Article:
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The Taliban Takes Kabul

When the Taliban captured Kabul in 1996, the Sunni Islamist organization forced women to wear head-to-toe coverings, forbade them from school, work, and from traveling alone. As well as banning TV, music, and non-Islamic holidays.ts.


Secretary of State Antony Blinken said, "The fact of the matter is we've seen that that force has been unable to defend the country, and that has happened more quickly than we anticipated."


The Taliban formed in 1994 and were made up of former Afghan resistance fighters who fought the invading Soviet forces in the 1980s, known collectively as mujahideen. Their goals were to impose their interpretation of Islamic law and remove any foreign influence.


When the Taliban captured Kabul in 1996, the Sunni Islamist organization forced women to wear head-to-toe coverings, forbade them from school, work, and from traveling alone. As well as bannig TV, music, and non-Islamic holidays.


Former intelligence official and U.S. Marine who served in Afghanistan said, “While the end result and bloodletting once we left was never in doubt, the speed of collapse is unreal.” The Taliban did not fight their way into Afghanistan’s provincial capitals, instead they brokered a series of surrenders.


It's said that the Afghan military is woefully underpaid, underfed, and under-compensated by the leadership in Kabul. Oftentimes, army units would sell their equipment to the Taliban for cash. There were also frequent desertions that went unaccounted for, leaving inflated troop numbers on the books.


Jack Watling, a research fellow for land warfare and military sciences at the Royal United Services Institute in London said, “The Taliban would infiltrate urban areas, assassinating key people like pilots, threatening the families of commanders, saying if you capitulate, you’ll save your family. So there was very little fighting, which is why it suddenly happened so fast. The speed is not a reflection of military capability, it is a reflection of a collapse in will to fight.”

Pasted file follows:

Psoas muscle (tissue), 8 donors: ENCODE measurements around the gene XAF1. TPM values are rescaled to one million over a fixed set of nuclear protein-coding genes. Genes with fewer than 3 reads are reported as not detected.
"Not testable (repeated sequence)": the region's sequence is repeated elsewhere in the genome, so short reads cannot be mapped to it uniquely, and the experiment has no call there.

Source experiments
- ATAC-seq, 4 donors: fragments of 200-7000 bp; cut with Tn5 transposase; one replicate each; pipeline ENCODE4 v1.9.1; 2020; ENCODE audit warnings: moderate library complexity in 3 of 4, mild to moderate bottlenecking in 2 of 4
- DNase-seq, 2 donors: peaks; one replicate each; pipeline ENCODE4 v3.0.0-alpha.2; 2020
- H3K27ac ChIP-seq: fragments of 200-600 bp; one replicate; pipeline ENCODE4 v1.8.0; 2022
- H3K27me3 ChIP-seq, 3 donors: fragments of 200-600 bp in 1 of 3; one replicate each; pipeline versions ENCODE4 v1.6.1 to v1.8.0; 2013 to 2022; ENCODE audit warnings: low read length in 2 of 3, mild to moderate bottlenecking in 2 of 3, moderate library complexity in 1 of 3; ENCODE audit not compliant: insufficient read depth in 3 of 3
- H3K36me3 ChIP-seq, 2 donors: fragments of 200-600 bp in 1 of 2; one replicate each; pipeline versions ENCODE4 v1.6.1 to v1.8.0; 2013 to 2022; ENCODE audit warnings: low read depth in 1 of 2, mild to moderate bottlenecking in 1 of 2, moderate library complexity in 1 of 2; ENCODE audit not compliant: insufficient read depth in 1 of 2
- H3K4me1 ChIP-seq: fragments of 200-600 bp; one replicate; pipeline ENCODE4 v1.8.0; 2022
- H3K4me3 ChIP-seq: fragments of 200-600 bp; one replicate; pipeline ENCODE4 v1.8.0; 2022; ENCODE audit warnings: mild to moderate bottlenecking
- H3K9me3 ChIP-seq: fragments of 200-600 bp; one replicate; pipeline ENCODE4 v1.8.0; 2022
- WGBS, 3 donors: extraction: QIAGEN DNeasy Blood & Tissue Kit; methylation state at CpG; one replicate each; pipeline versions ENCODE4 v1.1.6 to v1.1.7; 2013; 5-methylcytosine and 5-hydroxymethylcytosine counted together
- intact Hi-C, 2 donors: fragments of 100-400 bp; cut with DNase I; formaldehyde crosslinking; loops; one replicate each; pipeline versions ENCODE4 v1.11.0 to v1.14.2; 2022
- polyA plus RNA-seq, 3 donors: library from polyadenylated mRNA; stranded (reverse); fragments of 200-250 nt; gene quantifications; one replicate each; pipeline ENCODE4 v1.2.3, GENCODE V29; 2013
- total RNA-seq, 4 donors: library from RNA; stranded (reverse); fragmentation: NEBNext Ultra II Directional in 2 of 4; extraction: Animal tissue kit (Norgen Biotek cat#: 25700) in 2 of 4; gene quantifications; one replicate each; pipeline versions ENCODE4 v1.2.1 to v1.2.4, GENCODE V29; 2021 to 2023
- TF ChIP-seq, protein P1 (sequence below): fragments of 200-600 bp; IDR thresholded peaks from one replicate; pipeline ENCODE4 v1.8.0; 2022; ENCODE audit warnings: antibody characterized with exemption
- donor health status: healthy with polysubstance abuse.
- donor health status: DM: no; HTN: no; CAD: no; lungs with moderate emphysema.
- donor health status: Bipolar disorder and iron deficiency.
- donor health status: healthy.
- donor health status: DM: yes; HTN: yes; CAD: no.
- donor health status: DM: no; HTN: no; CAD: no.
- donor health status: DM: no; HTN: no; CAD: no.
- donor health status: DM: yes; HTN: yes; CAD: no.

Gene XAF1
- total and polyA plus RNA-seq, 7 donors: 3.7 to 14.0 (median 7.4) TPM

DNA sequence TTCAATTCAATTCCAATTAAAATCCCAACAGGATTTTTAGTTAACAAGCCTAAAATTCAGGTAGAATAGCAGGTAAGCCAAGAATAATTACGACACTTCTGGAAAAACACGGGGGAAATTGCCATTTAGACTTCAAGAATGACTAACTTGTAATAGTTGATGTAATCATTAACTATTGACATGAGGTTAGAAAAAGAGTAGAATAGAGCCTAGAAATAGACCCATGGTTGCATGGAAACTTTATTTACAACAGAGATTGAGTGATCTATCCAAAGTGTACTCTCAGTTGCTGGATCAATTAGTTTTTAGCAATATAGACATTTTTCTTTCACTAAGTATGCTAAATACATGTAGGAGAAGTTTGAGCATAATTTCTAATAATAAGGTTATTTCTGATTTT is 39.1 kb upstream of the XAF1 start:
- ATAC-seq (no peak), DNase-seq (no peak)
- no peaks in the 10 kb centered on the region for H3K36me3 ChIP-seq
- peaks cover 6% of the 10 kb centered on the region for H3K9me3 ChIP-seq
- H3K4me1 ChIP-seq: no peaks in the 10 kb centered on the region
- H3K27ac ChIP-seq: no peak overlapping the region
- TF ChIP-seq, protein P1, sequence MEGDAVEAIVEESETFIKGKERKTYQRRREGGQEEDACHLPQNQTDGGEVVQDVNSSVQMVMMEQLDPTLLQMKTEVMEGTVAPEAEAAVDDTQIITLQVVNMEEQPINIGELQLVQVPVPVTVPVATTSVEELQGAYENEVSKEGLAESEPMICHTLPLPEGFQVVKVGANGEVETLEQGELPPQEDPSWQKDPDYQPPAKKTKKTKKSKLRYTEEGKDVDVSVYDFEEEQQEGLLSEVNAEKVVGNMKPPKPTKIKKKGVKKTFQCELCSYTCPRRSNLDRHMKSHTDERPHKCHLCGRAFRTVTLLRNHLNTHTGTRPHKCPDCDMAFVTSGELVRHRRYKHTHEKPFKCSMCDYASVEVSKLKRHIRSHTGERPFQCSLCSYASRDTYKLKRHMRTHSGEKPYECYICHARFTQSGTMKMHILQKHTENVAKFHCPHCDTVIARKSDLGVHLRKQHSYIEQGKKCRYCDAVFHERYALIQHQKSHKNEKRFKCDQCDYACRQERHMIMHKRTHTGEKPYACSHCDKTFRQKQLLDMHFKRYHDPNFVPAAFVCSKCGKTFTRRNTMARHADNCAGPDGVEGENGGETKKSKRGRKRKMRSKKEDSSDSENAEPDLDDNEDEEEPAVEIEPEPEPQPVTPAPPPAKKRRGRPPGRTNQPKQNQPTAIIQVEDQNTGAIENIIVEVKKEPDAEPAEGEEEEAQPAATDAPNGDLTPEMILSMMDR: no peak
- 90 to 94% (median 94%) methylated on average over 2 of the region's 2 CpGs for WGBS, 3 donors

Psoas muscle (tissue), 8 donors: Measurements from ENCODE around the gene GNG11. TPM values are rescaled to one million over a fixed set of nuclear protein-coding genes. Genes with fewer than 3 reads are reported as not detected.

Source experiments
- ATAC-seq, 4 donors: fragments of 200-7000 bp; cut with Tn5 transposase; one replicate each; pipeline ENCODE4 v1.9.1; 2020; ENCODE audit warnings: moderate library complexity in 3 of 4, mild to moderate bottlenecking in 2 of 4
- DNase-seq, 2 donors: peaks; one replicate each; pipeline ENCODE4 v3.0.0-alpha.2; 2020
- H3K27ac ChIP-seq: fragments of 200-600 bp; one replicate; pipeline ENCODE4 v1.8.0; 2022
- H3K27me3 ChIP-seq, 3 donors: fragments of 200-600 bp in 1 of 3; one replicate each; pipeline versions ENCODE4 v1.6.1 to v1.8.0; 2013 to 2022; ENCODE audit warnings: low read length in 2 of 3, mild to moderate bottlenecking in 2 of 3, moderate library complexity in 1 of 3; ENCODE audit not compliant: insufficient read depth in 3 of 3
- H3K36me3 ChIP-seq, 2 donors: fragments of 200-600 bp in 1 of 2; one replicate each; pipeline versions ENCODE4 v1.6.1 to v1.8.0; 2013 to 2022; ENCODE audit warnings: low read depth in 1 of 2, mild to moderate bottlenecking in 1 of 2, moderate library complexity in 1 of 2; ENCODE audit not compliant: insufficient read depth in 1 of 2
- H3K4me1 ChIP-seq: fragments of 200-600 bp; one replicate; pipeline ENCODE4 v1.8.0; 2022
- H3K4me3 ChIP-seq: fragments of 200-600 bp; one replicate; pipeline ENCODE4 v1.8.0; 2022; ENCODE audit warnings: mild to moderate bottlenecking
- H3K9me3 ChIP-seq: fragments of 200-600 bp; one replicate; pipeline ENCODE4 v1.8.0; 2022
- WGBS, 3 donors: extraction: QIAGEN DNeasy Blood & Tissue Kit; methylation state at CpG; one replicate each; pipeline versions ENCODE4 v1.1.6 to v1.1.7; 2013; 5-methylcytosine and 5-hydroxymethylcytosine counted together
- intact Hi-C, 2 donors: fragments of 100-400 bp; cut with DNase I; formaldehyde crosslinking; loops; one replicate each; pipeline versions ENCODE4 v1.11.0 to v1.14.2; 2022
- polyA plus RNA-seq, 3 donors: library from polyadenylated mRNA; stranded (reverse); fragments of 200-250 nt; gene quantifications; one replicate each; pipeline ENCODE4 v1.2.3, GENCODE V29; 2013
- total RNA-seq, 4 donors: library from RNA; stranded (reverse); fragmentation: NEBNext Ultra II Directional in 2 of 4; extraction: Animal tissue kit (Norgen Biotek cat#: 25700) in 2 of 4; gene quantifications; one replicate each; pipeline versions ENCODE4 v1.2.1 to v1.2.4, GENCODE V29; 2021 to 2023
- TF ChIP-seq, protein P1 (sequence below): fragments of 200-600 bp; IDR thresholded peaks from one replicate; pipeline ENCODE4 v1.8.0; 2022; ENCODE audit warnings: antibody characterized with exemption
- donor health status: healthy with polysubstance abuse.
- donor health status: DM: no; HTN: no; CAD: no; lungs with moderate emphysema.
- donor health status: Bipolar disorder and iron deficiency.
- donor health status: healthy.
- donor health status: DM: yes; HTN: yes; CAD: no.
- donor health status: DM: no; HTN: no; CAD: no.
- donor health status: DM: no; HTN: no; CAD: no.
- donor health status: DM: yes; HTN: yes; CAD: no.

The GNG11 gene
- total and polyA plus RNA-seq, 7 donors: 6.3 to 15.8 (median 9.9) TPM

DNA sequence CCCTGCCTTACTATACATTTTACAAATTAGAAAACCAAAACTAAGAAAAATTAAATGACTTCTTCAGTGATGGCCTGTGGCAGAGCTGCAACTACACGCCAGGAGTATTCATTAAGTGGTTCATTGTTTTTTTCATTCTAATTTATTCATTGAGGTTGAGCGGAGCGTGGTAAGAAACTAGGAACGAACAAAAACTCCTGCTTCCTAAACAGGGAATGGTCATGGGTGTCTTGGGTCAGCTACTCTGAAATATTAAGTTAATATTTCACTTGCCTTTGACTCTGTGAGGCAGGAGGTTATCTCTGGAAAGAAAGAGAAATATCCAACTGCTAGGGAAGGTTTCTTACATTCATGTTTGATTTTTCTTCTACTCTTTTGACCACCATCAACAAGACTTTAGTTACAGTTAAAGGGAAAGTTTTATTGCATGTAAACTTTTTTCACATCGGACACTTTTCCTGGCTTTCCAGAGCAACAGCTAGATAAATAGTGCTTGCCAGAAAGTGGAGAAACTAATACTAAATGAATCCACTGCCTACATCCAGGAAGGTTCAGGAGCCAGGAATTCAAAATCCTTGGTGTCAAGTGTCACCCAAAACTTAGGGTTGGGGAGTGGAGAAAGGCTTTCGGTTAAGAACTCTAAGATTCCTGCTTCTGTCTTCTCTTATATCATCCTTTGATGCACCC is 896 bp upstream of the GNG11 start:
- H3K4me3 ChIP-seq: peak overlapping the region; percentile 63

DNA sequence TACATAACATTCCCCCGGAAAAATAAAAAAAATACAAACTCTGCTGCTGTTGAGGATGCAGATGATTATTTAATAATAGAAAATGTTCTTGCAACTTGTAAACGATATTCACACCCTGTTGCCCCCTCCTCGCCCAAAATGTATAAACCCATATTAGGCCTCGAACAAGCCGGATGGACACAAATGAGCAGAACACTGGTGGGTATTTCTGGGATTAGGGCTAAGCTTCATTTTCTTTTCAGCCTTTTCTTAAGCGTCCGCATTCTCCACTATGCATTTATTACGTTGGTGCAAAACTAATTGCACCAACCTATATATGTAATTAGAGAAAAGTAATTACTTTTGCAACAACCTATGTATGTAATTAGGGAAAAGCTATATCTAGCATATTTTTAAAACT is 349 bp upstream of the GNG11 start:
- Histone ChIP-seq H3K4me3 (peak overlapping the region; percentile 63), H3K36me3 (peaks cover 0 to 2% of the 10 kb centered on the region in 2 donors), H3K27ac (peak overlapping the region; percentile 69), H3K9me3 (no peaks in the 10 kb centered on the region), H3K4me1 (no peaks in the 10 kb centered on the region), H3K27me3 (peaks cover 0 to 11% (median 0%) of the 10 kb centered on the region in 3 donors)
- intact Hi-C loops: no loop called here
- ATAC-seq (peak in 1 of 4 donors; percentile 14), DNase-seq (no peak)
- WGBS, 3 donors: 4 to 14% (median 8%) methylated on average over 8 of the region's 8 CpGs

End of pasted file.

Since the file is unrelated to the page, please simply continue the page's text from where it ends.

Director of the Scowcroft Middle East Security Initiative at the Atlantic Council, Kirsten Fontenrose commented on the Taliban saying, “They’ve become much more adept, militarily and non-militarily in terms of pursuing the same objective, which is establishing an Islamic emirate in Afghanistan The U.S. withdrawal is not the reason the Afghan government was outmaneuvered.”


President Joe Biden has defended his decision to withdraw US troops despite the Taliban's blitzkrieg saying, “I stand squarely behind my decision.” He said the United States mission, “Was never supposed to be about nation-building. American troops cannot and should not be fighting in a war and dying in a war that Afghan forces are not willing to fight for themselves.”


Jennifer Brick Murtazashvili, associate professor and director of the Center for Governance and Markets at the University of Pittsburgh, said “President Biden promised the American people and promised the Afghan people a competent withdrawal, and we’re not seeing that at all right now. We’re seeing a disaster being played out, and many people and many Afghans feel absolutely betrayed by what they’re seeing. The optics are bad for the people of Afghanistan, for the credibility of the United States, and I think a lot of Americans are very disappointed in what they’re seeing.”


After nearly 20 years of war there have been more than 6,000 American lives lost, over 100,000 Afghans killed, and more than $2 trillion spent by the U.S. Analysts say the quick downfall of Afghanistan can be attributed to intelligence failures, a more powerful Taliban, corruption, money, cultural differences, and willpower.


The Afghan National Army was funded and trained with $89 billion from the U.S. taxpayer.






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